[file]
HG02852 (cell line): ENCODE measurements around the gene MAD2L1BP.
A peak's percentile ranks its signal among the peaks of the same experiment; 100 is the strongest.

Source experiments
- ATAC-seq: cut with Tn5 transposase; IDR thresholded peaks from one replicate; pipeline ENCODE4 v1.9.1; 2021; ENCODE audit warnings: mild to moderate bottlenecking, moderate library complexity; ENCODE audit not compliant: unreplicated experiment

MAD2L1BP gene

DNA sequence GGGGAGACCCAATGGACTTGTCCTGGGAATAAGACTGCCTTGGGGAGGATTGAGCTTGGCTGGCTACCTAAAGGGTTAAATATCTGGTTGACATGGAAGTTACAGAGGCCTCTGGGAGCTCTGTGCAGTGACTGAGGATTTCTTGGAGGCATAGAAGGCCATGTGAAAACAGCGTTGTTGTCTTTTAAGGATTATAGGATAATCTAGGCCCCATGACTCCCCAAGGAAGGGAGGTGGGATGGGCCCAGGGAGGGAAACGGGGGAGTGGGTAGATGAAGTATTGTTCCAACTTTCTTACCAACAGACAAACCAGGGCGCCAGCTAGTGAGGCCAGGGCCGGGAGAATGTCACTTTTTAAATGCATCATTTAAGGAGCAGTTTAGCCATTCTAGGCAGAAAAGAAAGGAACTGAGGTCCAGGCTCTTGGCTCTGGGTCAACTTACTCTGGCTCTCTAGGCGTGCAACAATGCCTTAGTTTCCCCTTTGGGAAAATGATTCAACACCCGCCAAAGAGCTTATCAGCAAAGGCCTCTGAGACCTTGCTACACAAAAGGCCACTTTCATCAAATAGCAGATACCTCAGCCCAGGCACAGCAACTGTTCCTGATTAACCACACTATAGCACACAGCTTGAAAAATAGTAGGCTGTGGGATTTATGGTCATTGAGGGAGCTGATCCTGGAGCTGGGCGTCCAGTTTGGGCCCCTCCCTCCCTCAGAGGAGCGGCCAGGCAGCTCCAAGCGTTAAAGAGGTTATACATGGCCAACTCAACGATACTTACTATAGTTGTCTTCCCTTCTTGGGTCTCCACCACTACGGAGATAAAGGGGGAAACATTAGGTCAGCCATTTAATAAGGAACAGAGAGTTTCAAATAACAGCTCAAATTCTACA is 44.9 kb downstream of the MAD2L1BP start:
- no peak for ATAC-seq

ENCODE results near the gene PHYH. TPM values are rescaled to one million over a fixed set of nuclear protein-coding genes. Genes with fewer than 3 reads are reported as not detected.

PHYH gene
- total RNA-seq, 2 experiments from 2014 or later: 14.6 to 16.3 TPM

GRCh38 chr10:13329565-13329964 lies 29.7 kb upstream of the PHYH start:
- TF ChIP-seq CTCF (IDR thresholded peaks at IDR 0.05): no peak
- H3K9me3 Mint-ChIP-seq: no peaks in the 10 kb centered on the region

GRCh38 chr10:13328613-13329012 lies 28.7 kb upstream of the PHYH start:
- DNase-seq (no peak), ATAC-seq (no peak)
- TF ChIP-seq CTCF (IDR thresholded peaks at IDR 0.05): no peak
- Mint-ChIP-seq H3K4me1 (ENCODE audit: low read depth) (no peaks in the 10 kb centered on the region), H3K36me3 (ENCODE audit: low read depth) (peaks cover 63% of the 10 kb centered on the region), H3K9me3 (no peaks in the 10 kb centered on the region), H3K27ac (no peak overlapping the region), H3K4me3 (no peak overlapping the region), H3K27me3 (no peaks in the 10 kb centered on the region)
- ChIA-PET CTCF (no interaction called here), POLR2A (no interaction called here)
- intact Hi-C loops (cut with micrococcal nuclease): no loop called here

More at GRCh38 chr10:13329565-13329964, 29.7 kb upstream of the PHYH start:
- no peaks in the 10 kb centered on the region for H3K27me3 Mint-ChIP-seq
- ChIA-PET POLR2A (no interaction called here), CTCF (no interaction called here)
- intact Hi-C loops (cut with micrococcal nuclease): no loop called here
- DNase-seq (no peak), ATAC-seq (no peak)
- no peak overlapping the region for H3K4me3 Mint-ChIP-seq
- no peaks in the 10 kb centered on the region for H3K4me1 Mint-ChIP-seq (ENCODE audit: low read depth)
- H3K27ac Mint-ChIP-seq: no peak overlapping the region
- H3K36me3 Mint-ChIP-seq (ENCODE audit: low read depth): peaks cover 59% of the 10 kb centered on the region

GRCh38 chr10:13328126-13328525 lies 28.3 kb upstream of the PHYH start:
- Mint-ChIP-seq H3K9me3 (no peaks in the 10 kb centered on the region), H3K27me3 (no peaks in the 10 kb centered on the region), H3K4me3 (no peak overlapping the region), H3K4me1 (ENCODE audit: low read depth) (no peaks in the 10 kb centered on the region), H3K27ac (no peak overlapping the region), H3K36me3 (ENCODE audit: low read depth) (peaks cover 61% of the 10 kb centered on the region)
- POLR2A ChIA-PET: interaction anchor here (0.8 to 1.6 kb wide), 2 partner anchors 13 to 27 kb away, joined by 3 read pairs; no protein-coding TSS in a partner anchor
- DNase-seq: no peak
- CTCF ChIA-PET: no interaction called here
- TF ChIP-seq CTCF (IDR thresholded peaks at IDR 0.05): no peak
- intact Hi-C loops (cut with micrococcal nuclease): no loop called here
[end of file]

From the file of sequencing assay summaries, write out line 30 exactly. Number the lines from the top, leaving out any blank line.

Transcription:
- Mint-ChIP-seq H3K9me3 (no peaks in the 10 kb centered on the region), H3K27me3 (no peaks in the 10 kb centered on the region), H3K4me3 (no peak overlapping the region), H3K4me1 (ENCODE audit: low read depth) (no peaks in the 10 kb centered on the region), H3K27ac (no peak overlapping the region), H3K36me3 (ENCODE audit: low read depth) (peaks cover 61% of the 10 kb centered on the region)